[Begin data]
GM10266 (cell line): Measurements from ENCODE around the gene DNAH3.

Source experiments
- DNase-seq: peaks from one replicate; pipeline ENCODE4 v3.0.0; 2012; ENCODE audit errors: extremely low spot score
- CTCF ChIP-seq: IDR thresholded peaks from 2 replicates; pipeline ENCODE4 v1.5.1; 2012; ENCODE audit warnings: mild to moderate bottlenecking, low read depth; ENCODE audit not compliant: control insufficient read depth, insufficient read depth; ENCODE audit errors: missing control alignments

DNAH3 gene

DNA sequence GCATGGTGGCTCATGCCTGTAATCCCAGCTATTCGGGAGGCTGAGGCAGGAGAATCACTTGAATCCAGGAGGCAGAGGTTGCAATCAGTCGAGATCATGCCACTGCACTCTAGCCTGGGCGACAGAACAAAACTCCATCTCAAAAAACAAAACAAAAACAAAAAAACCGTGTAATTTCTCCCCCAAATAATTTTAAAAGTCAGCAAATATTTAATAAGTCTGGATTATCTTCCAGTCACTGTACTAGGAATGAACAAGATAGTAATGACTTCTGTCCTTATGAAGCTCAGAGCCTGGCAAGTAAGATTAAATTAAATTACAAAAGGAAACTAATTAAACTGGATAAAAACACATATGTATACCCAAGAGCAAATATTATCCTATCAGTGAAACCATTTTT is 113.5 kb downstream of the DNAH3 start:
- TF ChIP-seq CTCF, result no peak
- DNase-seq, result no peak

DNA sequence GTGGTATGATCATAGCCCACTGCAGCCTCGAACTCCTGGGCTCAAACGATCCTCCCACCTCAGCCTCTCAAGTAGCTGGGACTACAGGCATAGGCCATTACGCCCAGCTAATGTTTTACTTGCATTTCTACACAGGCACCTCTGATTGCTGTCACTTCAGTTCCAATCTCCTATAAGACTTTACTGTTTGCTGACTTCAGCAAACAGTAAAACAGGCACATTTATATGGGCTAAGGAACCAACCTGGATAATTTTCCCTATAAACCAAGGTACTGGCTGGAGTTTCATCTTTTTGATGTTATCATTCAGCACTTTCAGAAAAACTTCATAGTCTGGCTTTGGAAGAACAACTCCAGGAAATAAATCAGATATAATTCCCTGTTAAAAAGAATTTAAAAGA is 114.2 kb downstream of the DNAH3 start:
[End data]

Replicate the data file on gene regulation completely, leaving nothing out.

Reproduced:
GM10266 (cell line): Measurements from ENCODE around the gene DNAH3.

Source experiments
- DNase-seq: peaks from one replicate; pipeline ENCODE4 v3.0.0; 2012; ENCODE audit errors: extremely low spot score
- CTCF ChIP-seq: IDR thresholded peaks from 2 replicates; pipeline ENCODE4 v1.5.1; 2012; ENCODE audit warnings: mild to moderate bottlenecking, low read depth; ENCODE audit not compliant: control insufficient read depth, insufficient read depth; ENCODE audit errors: missing control alignments

DNAH3 gene

DNA sequence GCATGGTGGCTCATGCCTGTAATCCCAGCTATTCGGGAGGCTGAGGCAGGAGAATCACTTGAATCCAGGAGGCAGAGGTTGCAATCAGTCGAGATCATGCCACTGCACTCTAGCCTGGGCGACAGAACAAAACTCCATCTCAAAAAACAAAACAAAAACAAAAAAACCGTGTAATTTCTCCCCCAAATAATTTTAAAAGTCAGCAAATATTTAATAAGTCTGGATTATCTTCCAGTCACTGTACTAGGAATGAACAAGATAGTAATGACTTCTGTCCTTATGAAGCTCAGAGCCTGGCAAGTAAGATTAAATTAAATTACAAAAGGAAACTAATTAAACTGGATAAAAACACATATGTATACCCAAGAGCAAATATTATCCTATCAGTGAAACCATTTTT is 113.5 kb downstream of the DNAH3 start:
- TF ChIP-seq CTCF, result no peak
- DNase-seq, result no peak

DNA sequence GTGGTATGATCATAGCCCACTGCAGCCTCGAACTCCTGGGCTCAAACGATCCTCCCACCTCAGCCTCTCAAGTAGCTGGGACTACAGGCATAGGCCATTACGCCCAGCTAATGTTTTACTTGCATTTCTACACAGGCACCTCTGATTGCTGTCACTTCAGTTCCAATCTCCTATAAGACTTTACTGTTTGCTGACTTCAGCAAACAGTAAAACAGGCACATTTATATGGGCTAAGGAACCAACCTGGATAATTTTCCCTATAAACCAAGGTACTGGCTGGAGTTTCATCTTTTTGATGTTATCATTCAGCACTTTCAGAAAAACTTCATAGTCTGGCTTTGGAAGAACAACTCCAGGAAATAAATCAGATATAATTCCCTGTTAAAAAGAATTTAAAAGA is 114.2 kb downstream of the DNAH3 start: